Weight gain is almost inevitable as we age, especially for women, and menopause seems to be a time when women start to notice the extra pounds.
Although not completely avoidable, weight gain can be reduced by staying active during menopause and engaging in healthy lifestyle habits. Genetics also play a big role in how much weight we gain.
What causes weight gain during menopause?
During menopause, estrogen levels drop. A decrease in one form of estrogen, called estradiol, which helps regulate metabolism, also declines. This can cause a woman to gain weight in areas like the abdomen, hips and thighs.
While hormones are partially to blame, weight gain occurs naturally as we age, regardless of gender. And as we lose muscle, those areas are replaced with fat. So yes, menopause causes weight gain, but it doesn’t account for all the weight a woman may put on.
As we age, our metabolism slows down. With a lower metabolic rate, the body stores more fat than it burns, which causes weight gain. For women, a decrease in estradiol during menopause, as we mentioned earlier, also causes metabolic changes in the body, making it harder to lose weight and keep it off.
Genetics play a large role in how we age, especially how much weight we gain in our later years. They actually play a larger role than most of us think. If our mothers, aunts and grandmothers carry or have carried extra weight in certain areas, then most likely, we will see a similar result as well.
Health risks associated with menopause-related weight gain
The problem with gaining weight as we age is when it starts to encircle the abdomen and surrounding organs. Known as visceral fat in the medical world, this contributor to weight gain comes with an increased risk for heart disease, stroke, diabetes and even certain cancers. Menopausal women are at greater risk because they tend to gain weight in the abdominal area.
Key ways keep weight in check during menopause
Just because women go through menopause, doesn’t mean they are doomed to gain weight and have absolutely no control over it. The following are some of the main ways menopausal women can stay healthy as they age in their own unique and beautiful ways..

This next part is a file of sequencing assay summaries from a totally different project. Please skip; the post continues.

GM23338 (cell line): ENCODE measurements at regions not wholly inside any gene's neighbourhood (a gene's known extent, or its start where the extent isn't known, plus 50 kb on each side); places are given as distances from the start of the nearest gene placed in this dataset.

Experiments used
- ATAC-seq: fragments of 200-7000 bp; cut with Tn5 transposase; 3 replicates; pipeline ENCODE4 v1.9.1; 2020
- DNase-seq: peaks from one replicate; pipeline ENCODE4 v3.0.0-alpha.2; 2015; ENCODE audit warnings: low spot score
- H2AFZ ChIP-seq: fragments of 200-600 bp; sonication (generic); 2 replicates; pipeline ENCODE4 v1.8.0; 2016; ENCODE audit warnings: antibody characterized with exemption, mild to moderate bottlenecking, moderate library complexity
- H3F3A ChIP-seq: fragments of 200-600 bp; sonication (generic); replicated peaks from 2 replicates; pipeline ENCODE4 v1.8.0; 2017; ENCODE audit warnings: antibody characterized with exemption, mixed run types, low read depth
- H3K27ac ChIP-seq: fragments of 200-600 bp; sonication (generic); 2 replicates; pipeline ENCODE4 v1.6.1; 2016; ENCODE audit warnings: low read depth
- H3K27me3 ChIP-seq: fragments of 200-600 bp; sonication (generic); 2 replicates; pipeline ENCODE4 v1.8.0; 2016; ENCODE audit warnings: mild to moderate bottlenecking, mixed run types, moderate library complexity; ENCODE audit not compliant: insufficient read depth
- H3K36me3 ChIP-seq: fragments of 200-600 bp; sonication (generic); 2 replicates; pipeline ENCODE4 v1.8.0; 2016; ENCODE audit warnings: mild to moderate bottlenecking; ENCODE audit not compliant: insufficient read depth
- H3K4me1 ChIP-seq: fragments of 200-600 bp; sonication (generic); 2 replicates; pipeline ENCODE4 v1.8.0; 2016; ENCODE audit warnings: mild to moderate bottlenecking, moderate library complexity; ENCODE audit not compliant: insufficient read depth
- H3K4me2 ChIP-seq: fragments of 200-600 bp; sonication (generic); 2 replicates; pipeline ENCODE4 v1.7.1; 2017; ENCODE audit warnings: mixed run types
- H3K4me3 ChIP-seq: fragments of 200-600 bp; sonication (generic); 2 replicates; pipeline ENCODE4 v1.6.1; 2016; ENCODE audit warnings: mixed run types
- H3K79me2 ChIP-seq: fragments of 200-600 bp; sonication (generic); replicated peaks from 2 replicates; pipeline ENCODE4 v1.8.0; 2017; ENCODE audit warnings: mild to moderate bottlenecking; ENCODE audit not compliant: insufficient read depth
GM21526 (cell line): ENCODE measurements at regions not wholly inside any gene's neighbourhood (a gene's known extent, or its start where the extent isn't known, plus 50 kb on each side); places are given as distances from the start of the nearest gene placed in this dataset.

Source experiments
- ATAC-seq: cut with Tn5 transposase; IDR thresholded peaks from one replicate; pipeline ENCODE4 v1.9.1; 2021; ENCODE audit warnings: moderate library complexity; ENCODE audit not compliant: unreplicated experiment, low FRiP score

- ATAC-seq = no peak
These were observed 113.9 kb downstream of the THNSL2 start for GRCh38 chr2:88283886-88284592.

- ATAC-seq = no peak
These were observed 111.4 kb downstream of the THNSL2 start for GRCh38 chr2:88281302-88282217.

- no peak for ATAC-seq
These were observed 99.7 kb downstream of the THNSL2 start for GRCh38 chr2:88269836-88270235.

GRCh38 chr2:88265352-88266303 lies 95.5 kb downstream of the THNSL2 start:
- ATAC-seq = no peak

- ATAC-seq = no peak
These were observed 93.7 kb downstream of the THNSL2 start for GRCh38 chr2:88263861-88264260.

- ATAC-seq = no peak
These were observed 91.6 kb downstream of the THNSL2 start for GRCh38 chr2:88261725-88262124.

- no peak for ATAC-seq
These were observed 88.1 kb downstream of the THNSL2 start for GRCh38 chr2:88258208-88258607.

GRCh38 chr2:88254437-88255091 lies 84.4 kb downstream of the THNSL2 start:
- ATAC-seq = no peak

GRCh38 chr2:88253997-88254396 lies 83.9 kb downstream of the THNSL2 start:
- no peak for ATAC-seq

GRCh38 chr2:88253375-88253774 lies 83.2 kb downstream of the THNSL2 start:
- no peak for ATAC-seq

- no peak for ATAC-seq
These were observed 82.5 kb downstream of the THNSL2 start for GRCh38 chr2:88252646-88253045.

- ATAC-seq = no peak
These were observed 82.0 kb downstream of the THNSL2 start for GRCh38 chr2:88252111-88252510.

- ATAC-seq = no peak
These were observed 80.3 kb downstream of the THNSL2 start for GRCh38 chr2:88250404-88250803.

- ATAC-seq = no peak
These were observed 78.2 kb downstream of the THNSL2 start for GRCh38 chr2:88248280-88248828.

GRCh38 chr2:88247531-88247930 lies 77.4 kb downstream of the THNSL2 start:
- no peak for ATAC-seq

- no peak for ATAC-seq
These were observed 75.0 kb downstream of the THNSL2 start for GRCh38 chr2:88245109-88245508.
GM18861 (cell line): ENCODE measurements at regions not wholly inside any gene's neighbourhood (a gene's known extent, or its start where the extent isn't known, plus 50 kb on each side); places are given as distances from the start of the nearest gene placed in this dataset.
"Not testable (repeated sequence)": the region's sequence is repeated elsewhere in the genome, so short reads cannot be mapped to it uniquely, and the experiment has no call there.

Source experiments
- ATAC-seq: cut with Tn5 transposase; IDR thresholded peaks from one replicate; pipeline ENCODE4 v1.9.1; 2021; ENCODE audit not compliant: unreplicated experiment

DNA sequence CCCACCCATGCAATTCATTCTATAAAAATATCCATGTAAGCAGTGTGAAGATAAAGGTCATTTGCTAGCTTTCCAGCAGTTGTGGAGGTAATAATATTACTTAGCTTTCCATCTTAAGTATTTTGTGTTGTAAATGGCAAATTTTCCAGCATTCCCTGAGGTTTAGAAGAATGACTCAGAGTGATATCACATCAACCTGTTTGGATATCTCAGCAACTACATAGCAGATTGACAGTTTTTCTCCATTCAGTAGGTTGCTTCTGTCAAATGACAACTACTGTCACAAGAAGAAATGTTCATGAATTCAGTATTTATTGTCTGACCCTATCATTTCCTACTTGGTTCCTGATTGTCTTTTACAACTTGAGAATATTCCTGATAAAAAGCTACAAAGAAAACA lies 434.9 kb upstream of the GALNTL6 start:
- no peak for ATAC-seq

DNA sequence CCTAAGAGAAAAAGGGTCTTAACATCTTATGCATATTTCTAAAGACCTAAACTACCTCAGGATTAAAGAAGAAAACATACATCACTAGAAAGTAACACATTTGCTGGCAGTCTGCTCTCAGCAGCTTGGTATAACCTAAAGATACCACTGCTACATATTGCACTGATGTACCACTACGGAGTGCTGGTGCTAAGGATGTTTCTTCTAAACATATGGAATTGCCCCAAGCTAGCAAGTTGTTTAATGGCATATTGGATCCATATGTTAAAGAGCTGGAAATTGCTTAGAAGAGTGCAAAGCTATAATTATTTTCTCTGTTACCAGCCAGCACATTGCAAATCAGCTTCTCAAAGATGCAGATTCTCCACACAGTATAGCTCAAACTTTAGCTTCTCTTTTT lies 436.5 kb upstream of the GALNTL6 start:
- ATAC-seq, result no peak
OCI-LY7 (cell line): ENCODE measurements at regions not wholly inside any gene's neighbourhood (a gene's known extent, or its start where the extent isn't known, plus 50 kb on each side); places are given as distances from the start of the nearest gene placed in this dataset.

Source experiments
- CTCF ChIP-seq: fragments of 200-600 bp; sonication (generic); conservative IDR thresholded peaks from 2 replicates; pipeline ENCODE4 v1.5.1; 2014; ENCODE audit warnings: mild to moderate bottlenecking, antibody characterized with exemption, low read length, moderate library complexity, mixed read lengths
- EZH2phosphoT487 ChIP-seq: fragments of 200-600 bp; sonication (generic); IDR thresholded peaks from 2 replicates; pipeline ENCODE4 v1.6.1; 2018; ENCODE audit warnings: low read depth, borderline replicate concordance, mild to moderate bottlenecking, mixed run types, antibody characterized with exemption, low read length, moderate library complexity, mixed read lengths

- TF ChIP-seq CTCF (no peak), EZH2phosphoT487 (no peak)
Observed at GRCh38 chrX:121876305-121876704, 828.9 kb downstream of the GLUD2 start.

Staying active as you age is crucial. According to WebMed, sixty percent of older adults do not get enough exercise. Keeping physical activity a top priority can help women combat menopausal weight gain. They may have to work harder than when they did when they were younger, but burning fat and keeping weight in check is still possible. Health experts recommend moderate exercise (power-walking counts!) for a minimum of 150 minutes a week, which breaks down to about 21 minutes a day. When you think about the health payoff, the sacrifice is minimal.
Being more conscious and intentional of what you eat during menopause is also crucial to helping stave off excess weight. Women during this stage of life might find it beneficial to eat more nutrient-dense foods such as nuts, fish, fruit, legumes and whole grains versus empty carbs. So, when the sweet tooth kicks in, eating right may be difficult, but making small daily changes in your diet can eventually lead to healthier food choice down the road..
Perhaps the most important thing to remember is that how you look on the outside isn’t the best indicator of overall health. Dr. Susan Reed, vice chair for Research at the University of Washington, adds to this wisdom by suggesting that women focus more on their lean mass to fat ratio rather than hyper-focusing on what numbers they see on a scale. She says, “Your pant size does not necessarily correlate with health. What matters is that ratio. It’s about muscle mass and strength.” All the more reason to stay active and choose physical activity over staying sedentary.